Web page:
The Tiger’s Revenge
Posted By MJ On September 22, 2010 @ 12:36 pm In Cover Stories,Features
Note: This article was adapted from John Vaillant’s new book, The Tiger, published in August by Knopp.
Yuri Trush has never seen a fellow human so thoroughly and gruesomely annihilated. It looks at first like a heap of laundry until one sees the boots, luminous stubs of broken bone protruding from the tops, the tattered shirt with an arm still fitted to one of the sleeves. Here, amid the twigs and leaf litter in the deep Russian forest, not far from his small cabin, is all that remains of Vladimir Ilyich Markov.
Trush is holding a video camera, and even as he films, his mind flees to the edges of the scene, taking refuge in peripheral details. He is struck by the poverty of this man — that he would be wearing thin rubber boots in such bitter weather. He contemplates the man’s cartridge belt — loaded but for three shells — and wonders where the gun had gone.
The previous afternoon, December 5, 1997, Trush had received a disturbing call: A man had been attacked and killed by a tiger, deep in Russia’s Primorye Territory. Trush headed a wildlife-investigation unit known as Inspection Tiger, which had been set up with funding (and pressure) from international conservation organizations to combat poaching of the endangered Siberian, or Amur, tiger, which lives in the forests of Russia’s Far East. Armed with cameras and broad police powers, Trush and his team dealt with a steadily increasing number of conflicts between tigers and human beings. Often, the tigers lost. Not this time.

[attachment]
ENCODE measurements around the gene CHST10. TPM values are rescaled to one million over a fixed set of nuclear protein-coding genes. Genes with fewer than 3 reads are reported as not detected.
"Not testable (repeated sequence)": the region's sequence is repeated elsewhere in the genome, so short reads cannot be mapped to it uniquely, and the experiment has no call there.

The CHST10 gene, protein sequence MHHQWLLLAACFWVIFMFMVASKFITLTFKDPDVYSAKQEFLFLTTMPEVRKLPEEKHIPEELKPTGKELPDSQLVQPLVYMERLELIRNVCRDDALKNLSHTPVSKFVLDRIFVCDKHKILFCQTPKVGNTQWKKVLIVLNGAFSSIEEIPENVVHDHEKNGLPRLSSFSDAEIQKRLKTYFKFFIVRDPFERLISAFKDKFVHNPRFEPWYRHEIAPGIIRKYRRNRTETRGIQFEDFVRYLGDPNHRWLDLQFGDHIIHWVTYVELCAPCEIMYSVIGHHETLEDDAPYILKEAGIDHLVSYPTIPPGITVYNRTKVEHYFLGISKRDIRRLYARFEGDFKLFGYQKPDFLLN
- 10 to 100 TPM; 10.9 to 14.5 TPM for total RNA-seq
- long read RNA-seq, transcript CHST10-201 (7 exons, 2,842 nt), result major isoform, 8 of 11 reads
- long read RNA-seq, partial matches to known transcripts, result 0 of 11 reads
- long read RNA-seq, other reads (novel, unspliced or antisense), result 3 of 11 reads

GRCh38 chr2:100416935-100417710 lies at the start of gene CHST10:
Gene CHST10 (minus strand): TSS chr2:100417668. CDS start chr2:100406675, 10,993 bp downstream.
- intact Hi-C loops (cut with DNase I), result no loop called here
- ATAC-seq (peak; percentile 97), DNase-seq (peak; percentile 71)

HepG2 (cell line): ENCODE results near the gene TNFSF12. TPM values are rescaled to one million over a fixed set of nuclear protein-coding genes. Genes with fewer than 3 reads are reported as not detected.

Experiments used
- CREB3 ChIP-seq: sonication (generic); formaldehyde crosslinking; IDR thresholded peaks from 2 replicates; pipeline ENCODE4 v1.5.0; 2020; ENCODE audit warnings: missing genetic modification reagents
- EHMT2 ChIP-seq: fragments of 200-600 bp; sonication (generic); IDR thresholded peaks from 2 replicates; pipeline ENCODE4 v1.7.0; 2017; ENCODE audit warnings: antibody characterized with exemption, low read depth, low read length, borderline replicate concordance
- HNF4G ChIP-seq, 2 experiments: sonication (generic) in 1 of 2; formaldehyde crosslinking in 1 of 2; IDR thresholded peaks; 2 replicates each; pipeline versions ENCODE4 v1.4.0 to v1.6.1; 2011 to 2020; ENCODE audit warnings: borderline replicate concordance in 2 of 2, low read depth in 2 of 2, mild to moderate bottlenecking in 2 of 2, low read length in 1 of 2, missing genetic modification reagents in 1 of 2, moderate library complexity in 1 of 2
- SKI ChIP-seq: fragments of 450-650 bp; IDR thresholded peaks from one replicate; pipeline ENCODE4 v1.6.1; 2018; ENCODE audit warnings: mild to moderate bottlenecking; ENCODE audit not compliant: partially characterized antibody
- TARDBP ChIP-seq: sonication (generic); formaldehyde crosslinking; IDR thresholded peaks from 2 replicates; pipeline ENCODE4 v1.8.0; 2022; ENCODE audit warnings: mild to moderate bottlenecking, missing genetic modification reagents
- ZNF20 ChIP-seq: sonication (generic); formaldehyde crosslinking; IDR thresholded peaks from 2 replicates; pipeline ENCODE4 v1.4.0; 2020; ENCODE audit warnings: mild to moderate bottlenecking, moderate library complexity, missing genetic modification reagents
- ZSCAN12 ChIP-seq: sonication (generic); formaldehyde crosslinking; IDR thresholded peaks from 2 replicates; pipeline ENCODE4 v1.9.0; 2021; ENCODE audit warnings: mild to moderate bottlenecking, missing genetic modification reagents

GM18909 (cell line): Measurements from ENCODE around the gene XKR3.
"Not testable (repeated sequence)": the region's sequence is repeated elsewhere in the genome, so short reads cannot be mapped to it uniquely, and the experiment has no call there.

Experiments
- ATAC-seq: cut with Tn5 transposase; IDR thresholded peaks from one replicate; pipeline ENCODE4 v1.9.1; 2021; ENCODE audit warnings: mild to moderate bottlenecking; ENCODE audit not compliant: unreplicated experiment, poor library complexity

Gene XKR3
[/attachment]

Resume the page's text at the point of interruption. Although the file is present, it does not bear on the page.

The next morning, Trush and his men set out for Markov’s cabin in Kungs, Soviet-era military trucks similar to our Humvees. Markov was a resident of the nearby village of Sobolonye, and a man best known for keeping bees. Markov’s cabin lay at the center of a tangled skein of tracks in the snow, but two tracks in particular caught Trush’s attention. One set, human, traveled northward up the entrance road at a walking pace; the other, the huge paw prints of an Amur tiger, traveled south from the cabin in great bounding leaps. They approached each other directly, as if the meeting had been intentional — like an appointment of some kind. At the point where they met, the northbound tracks disappeared, as if the person who made them had simply ceased to exist.
The camera’s unblinking eye records the scene in excruciating detail: the rough cabin and the scrubby clearing in which it stands; the attacker’s path and the point of impact. Then it follows the long trail of horrific evidence — the pink and trampled snow, the severed hind foot of a dog, a single glove, and then a bloodstained jacket cuff — before halting at a patch of bare ground about a hundred yards into the forest. At this point the audio picks up a sudden, retching gasp. It is as if Trush has entered Grendel’s den.